Our analysis demonstrates the most impactful allocation of a global funding portfolio for malaria to reduce global cases. Unifying all funding sources in a global strategic allocation framework as presented here requires international donor allocation decisions to account for available domestic resources. National governments of endemic countries contribute 31% of all malaria-directed funding globally,[6] and government financing is a major source of malaria spending in near-elimination countries in particular.[33] Within the wider political economy which shapes the funding landscape and priority setting, there remains substantial scope for optimizing allocation decisions, including improving efficiency of within-country allocation of malaria interventions. Subnational malaria elimination in localized settings within a country can also provide motivation for continued elimination in other areas and friendly competition between regions to boost global elimination efforts.[34] Although more efficient allocation cannot fully compensate for projected shortfalls in malaria funding, mathematical modelling can aid efforts in determining optimal approaches to achieve the largest possible impact with available resources.

Materials and methods

Transmission models

We used deterministic compartmental versions of two previously published individual-based transmission models of P. falciparum and P. vivax malaria to estimate the impact of varying ITN usage on clinical incidence in different transmission settings. The P. falciparum model has previously been fitted to age-stratified data from a variety of sub-Saharan African settings to recreate observed patterns in parasite prevalence (PfPR2-10), the incidence of clinical disease, immunity profiles, and vector components relating rainfall, mosquito density, and the entomological inoculation rate (EIR).[18] We developed a deterministic version of an existing individual-based model of P. vivax transmission, originally calibrated to data from Papua New Guinea but also shown to reproduce global patterns of P. vivax prevalence and clinical incidence.[17] Models for both parasite species are structured by age and heterogeneity in exposure to mosquito bites, and account for human immunity patterns. They model mosquito transmission and population dynamics, and the impact of scale-up of ITNs in identical ways. Full assumptions, mathematical details and parameter values can be found in the Supplementary Material and in previous publications.[16,18]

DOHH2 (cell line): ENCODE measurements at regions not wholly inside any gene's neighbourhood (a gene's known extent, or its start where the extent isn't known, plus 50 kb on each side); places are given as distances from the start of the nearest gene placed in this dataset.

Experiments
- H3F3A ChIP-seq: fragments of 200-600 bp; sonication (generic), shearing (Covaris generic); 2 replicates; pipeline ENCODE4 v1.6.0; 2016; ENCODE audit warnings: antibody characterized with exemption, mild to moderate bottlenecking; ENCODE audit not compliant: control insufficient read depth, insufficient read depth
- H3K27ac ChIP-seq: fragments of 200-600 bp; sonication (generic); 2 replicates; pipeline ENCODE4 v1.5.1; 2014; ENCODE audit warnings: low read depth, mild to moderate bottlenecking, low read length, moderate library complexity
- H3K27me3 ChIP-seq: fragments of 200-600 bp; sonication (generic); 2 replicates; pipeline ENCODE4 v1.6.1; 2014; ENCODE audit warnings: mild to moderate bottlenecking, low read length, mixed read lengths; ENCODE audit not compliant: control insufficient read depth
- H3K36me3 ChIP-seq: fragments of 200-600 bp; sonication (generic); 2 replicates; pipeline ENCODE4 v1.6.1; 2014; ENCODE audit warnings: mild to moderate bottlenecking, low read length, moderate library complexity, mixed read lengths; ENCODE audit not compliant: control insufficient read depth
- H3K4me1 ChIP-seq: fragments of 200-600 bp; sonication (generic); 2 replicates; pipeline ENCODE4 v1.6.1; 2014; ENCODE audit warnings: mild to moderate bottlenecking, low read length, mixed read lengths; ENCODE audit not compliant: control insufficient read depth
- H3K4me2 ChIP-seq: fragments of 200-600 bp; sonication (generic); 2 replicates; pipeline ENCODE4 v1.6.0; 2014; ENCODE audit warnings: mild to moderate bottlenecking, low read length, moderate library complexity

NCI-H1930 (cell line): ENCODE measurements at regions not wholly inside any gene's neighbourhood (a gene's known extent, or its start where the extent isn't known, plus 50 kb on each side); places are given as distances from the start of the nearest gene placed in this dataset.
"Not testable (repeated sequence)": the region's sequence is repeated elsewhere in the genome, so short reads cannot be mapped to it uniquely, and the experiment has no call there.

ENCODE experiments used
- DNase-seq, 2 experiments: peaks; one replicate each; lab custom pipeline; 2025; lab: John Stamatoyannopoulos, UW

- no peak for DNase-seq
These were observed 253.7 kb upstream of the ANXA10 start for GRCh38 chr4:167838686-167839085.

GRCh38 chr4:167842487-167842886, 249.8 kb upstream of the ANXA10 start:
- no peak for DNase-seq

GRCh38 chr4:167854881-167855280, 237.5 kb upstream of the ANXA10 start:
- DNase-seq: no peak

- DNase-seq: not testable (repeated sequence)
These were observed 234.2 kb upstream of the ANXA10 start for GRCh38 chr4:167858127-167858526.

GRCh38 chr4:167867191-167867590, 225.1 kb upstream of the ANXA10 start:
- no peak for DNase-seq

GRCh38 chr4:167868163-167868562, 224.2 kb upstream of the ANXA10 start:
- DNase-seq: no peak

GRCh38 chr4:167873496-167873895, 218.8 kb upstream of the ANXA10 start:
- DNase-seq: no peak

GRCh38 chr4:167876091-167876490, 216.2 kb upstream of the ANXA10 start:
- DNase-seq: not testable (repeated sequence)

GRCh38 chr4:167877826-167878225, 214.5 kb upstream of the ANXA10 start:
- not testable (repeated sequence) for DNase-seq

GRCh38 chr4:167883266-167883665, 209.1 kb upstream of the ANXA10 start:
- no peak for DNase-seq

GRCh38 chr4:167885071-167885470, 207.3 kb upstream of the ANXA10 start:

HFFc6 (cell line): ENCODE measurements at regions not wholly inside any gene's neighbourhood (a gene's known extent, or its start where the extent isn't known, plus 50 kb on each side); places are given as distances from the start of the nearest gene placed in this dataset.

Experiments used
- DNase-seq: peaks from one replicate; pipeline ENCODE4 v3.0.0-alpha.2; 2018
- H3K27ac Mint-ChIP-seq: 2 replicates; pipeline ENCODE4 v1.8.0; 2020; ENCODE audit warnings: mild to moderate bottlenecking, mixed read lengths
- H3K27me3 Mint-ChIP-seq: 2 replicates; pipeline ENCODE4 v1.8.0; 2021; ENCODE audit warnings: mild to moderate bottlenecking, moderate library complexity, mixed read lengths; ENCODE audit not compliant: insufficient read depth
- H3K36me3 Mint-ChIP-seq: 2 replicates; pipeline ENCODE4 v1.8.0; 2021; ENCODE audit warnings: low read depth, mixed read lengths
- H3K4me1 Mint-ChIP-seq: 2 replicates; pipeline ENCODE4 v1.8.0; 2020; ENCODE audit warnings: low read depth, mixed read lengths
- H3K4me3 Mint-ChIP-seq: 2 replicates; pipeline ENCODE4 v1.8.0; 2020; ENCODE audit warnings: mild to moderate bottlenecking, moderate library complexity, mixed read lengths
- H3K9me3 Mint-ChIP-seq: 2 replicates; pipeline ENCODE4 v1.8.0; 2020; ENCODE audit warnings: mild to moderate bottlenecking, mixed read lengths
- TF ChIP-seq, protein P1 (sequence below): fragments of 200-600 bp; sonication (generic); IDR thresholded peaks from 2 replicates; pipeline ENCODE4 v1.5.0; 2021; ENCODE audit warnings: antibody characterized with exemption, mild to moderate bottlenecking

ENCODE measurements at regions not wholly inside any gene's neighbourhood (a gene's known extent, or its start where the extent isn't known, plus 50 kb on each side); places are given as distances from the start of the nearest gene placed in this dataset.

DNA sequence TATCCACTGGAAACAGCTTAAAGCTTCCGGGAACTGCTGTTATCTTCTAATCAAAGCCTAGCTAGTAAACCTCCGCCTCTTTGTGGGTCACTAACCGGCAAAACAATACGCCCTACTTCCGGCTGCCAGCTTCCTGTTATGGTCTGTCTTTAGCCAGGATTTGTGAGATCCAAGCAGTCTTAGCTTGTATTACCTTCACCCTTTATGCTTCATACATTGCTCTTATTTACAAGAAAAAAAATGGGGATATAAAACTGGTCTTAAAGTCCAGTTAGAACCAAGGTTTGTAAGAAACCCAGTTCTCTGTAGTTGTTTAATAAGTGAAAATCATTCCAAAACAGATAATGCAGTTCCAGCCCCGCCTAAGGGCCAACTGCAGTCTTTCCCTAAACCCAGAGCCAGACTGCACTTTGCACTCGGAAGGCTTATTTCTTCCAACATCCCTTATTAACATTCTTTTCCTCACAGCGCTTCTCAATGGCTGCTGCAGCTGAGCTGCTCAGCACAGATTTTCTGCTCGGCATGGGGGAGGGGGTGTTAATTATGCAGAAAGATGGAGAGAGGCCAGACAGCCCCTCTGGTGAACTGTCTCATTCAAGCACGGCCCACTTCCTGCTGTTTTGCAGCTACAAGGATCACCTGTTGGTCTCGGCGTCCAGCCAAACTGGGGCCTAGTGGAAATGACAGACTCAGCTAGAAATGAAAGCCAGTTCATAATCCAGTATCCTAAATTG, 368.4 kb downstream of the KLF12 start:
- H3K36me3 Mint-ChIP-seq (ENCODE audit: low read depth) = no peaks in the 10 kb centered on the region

Data sources

We calibrated the model to baseline transmission intensity in all malaria-endemic countries before scale-up of interventions, using the year 2000 as an indicator of these levels. Annual EIR was used as a measure of parasite transmission intensity, representing the rate at which people are bitten by infectious mosquitoes. We simulated models to represent a wide range of EIRs for P. falciparum and P. vivax. These transmission settings were matched to 2000 country-level prevalence data [3,4] resulting in EIRs of 0.001-80 for P. falciparum and 0.001-1.3 for P. vivax. P. falciparum estimates came from parasite prevalence in children aged 2-10 years and P. vivax prevalence estimates came from light microscopy data across all ages, based on standard reporting for each species. The relationship between parasite prevalence and EIR for specific countries is shown in Figures S5 and S6. In each country, the population at risk for P. falciparum and P. vivax malaria was obtained by summing WorldPop gridded 2000 global population estimates[35] within Malaria Atlas Project transmission spatial limits using geoboundaries [36] (Supplementary Materials: Country-level data). As this exercise represents a simplification of reality, population sizes were held constant, and projected population growth is not reflected in the number of cases and the population at risk in different settings. Seasonality was also not incorporated in the model, as EIRs are matched to annual prevalence estimates and the effects of seasonal changes are averaged across the time frame captured.

For all analyses, countries were grouped according to their EIR, resulting in a range of transmission settings compatible with the global distribution of malaria. Results were further summarized by grouping EIRs into broader transmission intensity settings according to WHO prevalence cut-offs.[37] EIRs of less than 0.1, 0.1 to 1, 1 to 7 and 7 or higher were defined as very low, low, moderate and high transmission intensity, respectively.